$SOL: Coin Bureau Explains Why Solana Price Could Go As Low as $8

$SOL: Coin Bureau Explains Why Solana Price Could Go As Low as $8

In an update released two days ago, Coin Bureau looked at how the collapse of SBF’s FTX empire could impact the price of $SOL, the native token of the Solana blockchain.

Here is how Coinbase described Solana in a blog post published on 29 June 2022:

Solana is a decentralized computing platform that uses SOL to pay for transactions. Solana aims to improve blockchain scalability by using a combination of proof of stake consensus and so-called proof of history. As a result, Solana claims to be able to support 50,000 transactions per second without sacrificing decentralization, and is one of the largest proof of stake blockchains by market cap.

Solana aims to enable smart contracts to allow developers to build a wide range of decentralized finance (DeFi) apps, new crypto tokens, games, and more. When users stake their crypto, they make the underlying blockchain of that asset more secure and more efficient. And in exchange, they are rewarded with additional assets from the network, which are paid out as rewards.

According to a report by The Daily Hodl, on Thursday (18 November 2022), the pseudonymous host of the popular crypto market commentary show, had this to say about Solana:

… it’s clear that the demand for SOL is down, and it’s easy to understand why... Some have begun to question Solana’s future. And this is in large part due to the massive amount of SOL that FTX and Alameda will be forced to sell when the time comes to compensate their creditors...

“To make matters worse, the bottom of the crypto bear market probably isn’t in yet. This means that SOL will go lower even without all the sell pressure from these entities... Its long-term price chart suggests SOL could fall to $8. This would be consistent with the estimated percentage loss in other large altcoins.

Recently, former Goldman Sachs executive Raoul Pal explained why this could be a great time to buy $SOL, the native token of the Solana blockchain, despite all the doom and gloom surrounding the Solana ecosystem in the wake of the collapse of FTX.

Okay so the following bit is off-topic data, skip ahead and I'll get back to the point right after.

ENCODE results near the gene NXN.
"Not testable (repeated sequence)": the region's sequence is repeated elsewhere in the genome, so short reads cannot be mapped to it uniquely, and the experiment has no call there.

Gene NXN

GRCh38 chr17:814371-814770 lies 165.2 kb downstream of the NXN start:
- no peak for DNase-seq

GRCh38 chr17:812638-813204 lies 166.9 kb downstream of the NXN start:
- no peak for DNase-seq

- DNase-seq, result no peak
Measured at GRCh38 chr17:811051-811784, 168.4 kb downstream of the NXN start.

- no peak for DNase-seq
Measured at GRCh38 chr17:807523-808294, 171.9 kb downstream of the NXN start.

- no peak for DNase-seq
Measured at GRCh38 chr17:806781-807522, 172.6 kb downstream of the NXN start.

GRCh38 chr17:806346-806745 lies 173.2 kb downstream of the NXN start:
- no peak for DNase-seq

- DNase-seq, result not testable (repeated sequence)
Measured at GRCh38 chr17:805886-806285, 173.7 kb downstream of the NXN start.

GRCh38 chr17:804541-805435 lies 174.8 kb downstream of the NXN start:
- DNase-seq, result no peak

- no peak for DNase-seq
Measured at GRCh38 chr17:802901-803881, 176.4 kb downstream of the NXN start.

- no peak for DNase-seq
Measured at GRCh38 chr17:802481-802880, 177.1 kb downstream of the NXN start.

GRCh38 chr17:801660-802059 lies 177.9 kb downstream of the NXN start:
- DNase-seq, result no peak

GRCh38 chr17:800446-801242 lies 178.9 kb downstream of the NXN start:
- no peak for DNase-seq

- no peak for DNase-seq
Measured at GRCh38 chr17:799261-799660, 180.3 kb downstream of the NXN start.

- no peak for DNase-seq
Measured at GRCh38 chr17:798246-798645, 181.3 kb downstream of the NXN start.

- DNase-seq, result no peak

Prior to founding macro economic and investment strategy research service Global Macro Investor (GMI) in 2005, Pal co-managed the GLG Global Macro Fund in London for global asset management firm GLG Partners (which is now called “Man GLG”). Before that, Pal worked at Goldman Sachs, where he co-managed the European hedge fund sales business in Equities and Equity Derivatives. Currently, he is the CEO of finance and business video channel Real Vision, which he co-founded in 2014.

According to a report by The Daily Hodl, earlier this week, during an “Ask Me Anything” session streamed on YouTube channel “Real Vision Crypto”, Pal had this to say about Solana:

“I really like Solana and I understand that the chain breaks. I also understand that they are fixing it. I also understand that’s a no-no. And one of the elements was, it was concentrated in its ownership because of FTX. They are now able to liquidate it and so you’re getting rid of one of the issues.

Solana itself, I think it’s doing something very clever. In cryptocurrencies, what matters is narrative. Bitcoin narrative, digital gold for example. Ethereum, the distributed Internet for Web3. So where do these other chains fit in? Well, Solana has and is building a narrative, which is the consumer chain…

But the consumer Internet, these are the people who’ve done the deal with META, doing deals with Google. They’ve got stores. They’ve got clothing lines. They have a consumer feel to them. And I believe consumer adoption, not at owning cryptocurrencies, but the use of NFTs [non-fungible tokens] and other digital assets is only going to explode over the next few years…

“Solana reminds me of Ethereum back in 2018 when it was down 97% and nobody cared. And that was a great bloody opportunity.

Currently (i.e. as of 9:50 a.m. UTC on 20 November 2022), according to data by CryptoCompare, $SOL is trading around $12.78, down 0.93% in the past 24-hour period, and down over 95% since it hit $259.96, which was its all-time high, on 6 November 2021.

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Featured Image via Pixabay

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